Mississippi is a unique cultural destination. With a rich history in the creation of blues music, Mississippi is known for producing some of the country’s most notable musicians: Jimmie Rodgers, Elvis Presley, and Jimmy Buffett to name a few. The state also has deep roots with famous American authors such as William Faulkner and Eudora Welty. Whether you’re cruising down the Mississippi River or tying up in the Gulf Coast, Mississippi provides boaters with plenty of waterways to explore all the culture the state has to offer.
The weather is best for cruising Mississippi in the spring or fall, avoiding the hottest and coldest temperatures in summer and winter. However, keep in mind that August and September are the most prevalent months for hurricanes. The majority of boaters think peak season is October and November since daytime highs are in the 70’s, with low humidity and plenty of sun.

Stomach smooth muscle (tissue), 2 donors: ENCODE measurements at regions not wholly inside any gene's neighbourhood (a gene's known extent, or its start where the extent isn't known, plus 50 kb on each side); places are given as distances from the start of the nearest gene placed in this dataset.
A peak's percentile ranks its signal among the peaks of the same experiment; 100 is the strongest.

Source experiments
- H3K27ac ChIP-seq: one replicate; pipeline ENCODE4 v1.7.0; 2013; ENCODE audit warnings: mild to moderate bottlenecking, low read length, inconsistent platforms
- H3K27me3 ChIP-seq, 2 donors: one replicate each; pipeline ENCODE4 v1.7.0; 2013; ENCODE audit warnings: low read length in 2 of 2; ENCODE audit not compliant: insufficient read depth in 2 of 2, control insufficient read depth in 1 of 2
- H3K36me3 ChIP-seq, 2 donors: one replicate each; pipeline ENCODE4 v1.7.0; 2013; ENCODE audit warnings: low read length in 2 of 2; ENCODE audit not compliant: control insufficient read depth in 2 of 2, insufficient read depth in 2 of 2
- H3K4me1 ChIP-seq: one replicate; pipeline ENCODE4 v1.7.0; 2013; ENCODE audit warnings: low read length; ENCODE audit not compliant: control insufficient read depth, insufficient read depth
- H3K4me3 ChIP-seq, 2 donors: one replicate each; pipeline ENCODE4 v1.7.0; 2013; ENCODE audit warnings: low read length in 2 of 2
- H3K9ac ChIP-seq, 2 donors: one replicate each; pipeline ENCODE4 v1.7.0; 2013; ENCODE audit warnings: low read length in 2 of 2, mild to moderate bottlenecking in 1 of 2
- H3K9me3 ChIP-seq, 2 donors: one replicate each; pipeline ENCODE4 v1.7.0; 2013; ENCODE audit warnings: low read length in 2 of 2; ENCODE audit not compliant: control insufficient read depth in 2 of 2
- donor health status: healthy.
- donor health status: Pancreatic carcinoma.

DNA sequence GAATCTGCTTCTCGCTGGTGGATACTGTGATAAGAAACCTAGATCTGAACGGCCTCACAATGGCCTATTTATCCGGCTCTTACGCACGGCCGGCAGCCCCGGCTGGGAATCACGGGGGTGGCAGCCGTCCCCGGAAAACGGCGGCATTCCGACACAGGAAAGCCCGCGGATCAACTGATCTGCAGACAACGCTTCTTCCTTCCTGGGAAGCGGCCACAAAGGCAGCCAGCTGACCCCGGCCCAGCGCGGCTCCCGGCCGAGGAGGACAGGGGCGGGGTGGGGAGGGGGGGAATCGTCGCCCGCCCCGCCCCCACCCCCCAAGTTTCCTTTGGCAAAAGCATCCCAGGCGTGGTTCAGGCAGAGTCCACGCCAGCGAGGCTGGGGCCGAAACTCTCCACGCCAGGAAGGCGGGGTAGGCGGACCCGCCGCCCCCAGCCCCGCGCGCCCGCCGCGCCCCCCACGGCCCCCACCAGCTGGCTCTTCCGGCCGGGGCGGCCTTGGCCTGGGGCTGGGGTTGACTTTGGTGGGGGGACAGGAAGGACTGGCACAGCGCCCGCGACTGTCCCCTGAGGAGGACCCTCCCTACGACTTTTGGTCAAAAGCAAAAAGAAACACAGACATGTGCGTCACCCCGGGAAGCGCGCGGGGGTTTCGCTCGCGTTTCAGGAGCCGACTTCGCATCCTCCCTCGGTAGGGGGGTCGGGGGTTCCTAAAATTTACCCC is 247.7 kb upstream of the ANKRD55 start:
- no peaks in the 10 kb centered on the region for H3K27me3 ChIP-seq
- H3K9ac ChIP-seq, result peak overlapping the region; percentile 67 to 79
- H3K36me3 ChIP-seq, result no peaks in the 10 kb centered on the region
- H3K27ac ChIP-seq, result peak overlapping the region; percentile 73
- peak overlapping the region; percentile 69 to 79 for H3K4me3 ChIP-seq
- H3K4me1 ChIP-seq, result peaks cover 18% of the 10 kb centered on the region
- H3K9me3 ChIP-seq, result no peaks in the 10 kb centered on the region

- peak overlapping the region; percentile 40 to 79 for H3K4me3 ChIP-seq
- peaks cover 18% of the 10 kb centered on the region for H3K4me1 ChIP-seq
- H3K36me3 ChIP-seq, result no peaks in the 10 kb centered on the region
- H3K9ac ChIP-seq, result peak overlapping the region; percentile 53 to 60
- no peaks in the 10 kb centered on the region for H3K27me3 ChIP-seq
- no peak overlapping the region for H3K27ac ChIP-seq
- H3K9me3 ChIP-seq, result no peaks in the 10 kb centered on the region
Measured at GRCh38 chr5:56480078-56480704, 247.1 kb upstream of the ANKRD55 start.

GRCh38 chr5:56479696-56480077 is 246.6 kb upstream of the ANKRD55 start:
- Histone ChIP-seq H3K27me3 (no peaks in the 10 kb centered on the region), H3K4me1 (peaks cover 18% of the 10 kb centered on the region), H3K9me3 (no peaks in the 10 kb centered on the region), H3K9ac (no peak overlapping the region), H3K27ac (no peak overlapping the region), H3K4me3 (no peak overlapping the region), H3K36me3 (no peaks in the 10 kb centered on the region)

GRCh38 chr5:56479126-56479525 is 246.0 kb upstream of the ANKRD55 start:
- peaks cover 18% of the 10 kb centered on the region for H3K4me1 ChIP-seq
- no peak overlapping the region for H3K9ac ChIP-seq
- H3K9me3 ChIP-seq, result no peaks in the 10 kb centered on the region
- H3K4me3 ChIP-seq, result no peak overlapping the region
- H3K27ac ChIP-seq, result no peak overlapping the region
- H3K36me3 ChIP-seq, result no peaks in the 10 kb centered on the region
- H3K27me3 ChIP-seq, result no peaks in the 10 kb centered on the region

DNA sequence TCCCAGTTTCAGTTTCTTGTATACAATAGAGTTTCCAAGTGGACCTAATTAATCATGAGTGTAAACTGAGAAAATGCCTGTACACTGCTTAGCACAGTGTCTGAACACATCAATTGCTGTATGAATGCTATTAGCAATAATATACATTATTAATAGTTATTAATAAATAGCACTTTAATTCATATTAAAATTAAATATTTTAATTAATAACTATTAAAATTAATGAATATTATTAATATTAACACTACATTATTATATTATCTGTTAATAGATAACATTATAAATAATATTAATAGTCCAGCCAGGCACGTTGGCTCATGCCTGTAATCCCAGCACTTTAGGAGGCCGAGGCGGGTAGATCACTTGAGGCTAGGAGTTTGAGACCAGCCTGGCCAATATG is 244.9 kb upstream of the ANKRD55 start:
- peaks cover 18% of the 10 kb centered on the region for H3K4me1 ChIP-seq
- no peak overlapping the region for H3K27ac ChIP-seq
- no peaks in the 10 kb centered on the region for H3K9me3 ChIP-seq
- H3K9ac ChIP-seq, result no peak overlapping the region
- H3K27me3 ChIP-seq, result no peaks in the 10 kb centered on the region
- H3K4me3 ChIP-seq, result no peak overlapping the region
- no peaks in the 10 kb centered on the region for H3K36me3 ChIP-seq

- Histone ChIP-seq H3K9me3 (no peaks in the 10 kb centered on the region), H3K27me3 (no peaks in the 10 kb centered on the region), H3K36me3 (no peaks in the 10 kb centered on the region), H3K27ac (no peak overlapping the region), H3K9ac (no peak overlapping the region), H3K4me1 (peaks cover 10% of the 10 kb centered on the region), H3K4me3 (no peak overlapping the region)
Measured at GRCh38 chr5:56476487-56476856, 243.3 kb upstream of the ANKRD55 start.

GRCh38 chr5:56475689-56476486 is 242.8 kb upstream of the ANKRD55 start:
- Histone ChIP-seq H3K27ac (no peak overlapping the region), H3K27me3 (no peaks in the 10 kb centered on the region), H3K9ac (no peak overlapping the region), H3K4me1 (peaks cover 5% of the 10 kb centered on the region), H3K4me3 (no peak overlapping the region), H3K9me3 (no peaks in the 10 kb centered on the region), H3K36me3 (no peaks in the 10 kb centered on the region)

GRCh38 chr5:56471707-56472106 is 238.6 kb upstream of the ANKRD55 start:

For those with salt in their veins, The Gulf Islands National Seashore extends from Mississippi to the tip of Santa Rosa Island, FL. The barrier islands offer white-sand beaches, and plenty of opportunities to kayak, snorkel, and hike.
The National Military Park is a memorial for the Battle of Vicksburg, fought during the Civil War. This 47 day battle claimed close to 5,000 lives. Today, the military park offers many attractions including the restored gunboat, U.S.S. Cairo. The U.S.S. Cairo was used by the Union in attempts to regain control of the lower Mississippi River.
The Biloxi lighthouse is one of the first cast iron lighthouses erected in the US. Interestingly, the Biloxi lighthouse has had female keepers for more years than any other lighthouse in the United States.
It was built in 1848, and has survived numerous storms since then. In 2005, it was hit by a 64’ wall of water from Hurricane Katrina, but has been proudly repaired, and has become a symbol of the town's resilience.